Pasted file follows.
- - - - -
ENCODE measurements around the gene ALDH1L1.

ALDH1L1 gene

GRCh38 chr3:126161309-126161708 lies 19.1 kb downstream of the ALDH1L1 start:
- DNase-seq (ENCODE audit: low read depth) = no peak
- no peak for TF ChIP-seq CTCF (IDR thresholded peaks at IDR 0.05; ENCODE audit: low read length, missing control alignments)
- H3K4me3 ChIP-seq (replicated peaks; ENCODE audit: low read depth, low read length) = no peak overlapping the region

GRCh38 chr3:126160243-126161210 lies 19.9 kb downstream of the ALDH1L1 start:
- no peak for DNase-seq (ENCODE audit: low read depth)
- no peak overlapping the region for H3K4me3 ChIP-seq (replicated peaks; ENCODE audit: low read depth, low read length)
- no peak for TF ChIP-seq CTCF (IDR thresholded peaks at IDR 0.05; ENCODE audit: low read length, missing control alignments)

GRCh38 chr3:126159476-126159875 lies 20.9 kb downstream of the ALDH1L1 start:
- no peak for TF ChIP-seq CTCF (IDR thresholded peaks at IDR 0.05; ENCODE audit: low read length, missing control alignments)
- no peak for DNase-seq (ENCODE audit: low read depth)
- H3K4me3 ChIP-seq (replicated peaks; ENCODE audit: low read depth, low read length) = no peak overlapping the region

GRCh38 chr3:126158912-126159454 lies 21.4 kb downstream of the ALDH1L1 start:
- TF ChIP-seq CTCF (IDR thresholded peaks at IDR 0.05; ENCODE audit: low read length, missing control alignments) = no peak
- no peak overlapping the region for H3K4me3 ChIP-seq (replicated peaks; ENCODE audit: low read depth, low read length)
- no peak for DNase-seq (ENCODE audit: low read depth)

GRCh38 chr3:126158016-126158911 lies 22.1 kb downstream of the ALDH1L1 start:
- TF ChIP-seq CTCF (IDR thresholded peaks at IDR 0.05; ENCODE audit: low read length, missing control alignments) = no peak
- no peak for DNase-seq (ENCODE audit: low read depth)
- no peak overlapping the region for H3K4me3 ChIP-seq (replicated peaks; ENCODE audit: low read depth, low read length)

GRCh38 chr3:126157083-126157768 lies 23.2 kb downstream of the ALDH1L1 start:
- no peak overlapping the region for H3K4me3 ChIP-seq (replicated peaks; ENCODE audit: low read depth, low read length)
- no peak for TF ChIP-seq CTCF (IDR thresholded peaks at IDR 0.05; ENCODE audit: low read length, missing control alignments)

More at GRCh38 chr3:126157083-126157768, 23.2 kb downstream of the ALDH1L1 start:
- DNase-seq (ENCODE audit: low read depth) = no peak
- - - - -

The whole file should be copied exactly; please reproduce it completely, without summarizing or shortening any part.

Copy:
ENCODE measurements around the gene ALDH1L1.

ALDH1L1 gene

GRCh38 chr3:126161309-126161708 lies 19.1 kb downstream of the ALDH1L1 start:
- DNase-seq (ENCODE audit: low read depth) = no peak
- no peak for TF ChIP-seq CTCF (IDR thresholded peaks at IDR 0.05; ENCODE audit: low read length, missing control alignments)
- H3K4me3 ChIP-seq (replicated peaks; ENCODE audit: low read depth, low read length) = no peak overlapping the region

GRCh38 chr3:126160243-126161210 lies 19.9 kb downstream of the ALDH1L1 start:
- no peak for DNase-seq (ENCODE audit: low read depth)
- no peak overlapping the region for H3K4me3 ChIP-seq (replicated peaks; ENCODE audit: low read depth, low read length)
- no peak for TF ChIP-seq CTCF (IDR thresholded peaks at IDR 0.05; ENCODE audit: low read length, missing control alignments)

GRCh38 chr3:126159476-126159875 lies 20.9 kb downstream of the ALDH1L1 start:
- no peak for TF ChIP-seq CTCF (IDR thresholded peaks at IDR 0.05; ENCODE audit: low read length, missing control alignments)
- no peak for DNase-seq (ENCODE audit: low read depth)
- H3K4me3 ChIP-seq (replicated peaks; ENCODE audit: low read depth, low read length) = no peak overlapping the region

GRCh38 chr3:126158912-126159454 lies 21.4 kb downstream of the ALDH1L1 start:
- TF ChIP-seq CTCF (IDR thresholded peaks at IDR 0.05; ENCODE audit: low read length, missing control alignments) = no peak
- no peak overlapping the region for H3K4me3 ChIP-seq (replicated peaks; ENCODE audit: low read depth, low read length)
- no peak for DNase-seq (ENCODE audit: low read depth)

GRCh38 chr3:126158016-126158911 lies 22.1 kb downstream of the ALDH1L1 start:
- TF ChIP-seq CTCF (IDR thresholded peaks at IDR 0.05; ENCODE audit: low read length, missing control alignments) = no peak
- no peak for DNase-seq (ENCODE audit: low read depth)
- no peak overlapping the region for H3K4me3 ChIP-seq (replicated peaks; ENCODE audit: low read depth, low read length)

GRCh38 chr3:126157083-126157768 lies 23.2 kb downstream of the ALDH1L1 start:
- no peak overlapping the region for H3K4me3 ChIP-seq (replicated peaks; ENCODE audit: low read depth, low read length)
- no peak for TF ChIP-seq CTCF (IDR thresholded peaks at IDR 0.05; ENCODE audit: low read length, missing control alignments)

More at GRCh38 chr3:126157083-126157768, 23.2 kb downstream of the ALDH1L1 start:
- DNase-seq (ENCODE audit: low read depth) = no peak